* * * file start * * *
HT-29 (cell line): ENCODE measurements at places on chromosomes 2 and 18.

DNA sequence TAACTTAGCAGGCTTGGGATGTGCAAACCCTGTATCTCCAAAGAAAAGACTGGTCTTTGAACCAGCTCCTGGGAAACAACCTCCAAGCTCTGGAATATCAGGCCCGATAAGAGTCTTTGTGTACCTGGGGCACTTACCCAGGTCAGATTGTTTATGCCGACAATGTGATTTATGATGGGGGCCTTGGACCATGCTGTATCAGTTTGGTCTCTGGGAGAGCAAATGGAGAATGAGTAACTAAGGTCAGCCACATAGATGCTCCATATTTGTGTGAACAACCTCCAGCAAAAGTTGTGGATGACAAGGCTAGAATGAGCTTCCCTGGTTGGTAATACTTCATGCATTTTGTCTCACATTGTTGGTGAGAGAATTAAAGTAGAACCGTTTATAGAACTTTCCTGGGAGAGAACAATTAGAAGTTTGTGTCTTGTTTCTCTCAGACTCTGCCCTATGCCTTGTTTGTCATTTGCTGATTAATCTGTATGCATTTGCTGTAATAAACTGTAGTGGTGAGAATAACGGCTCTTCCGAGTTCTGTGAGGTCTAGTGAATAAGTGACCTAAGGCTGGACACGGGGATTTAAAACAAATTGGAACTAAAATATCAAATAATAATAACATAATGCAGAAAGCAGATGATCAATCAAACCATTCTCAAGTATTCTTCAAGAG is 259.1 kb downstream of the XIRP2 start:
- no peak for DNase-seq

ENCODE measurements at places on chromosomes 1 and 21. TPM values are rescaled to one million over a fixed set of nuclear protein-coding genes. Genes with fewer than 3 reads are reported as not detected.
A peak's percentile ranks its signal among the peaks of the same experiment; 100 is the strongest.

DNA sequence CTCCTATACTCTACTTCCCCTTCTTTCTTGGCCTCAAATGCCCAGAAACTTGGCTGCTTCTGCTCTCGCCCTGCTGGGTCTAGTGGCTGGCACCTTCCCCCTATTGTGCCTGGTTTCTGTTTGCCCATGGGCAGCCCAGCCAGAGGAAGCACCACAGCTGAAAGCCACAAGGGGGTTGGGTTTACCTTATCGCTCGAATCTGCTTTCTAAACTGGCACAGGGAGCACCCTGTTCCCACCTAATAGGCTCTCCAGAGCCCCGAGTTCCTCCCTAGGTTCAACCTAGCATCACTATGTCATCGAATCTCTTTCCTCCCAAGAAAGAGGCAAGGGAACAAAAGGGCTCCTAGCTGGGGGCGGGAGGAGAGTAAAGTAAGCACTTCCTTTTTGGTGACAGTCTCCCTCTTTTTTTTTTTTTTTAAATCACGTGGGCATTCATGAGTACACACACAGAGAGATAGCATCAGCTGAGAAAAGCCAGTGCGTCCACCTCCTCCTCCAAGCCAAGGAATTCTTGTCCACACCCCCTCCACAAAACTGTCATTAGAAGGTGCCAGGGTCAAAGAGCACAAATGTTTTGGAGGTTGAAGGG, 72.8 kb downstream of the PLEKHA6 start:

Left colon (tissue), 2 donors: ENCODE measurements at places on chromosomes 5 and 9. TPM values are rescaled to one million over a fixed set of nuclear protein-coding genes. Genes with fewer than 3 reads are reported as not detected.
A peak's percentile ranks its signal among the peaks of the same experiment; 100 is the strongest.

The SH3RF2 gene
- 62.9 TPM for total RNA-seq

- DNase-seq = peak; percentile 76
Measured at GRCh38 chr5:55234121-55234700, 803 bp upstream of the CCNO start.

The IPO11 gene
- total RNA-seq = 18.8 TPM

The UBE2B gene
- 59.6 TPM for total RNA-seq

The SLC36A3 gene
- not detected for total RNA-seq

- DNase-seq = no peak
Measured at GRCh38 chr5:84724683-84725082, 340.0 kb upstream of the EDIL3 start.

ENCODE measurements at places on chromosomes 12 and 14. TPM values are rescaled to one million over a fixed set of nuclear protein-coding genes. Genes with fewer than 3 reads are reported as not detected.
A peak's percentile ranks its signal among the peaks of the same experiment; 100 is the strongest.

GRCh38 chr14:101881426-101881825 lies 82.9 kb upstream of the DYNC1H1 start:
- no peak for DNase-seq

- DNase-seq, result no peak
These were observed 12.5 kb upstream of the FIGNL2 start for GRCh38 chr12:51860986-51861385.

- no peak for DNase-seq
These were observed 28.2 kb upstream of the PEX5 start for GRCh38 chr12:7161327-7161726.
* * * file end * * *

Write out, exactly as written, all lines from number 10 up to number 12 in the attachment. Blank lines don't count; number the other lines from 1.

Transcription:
- 62.9 TPM for total RNA-seq

- DNase-seq = peak; percentile 76
Measured at GRCh38 chr5:55234121-55234700, 803 bp upstream of the CCNO start.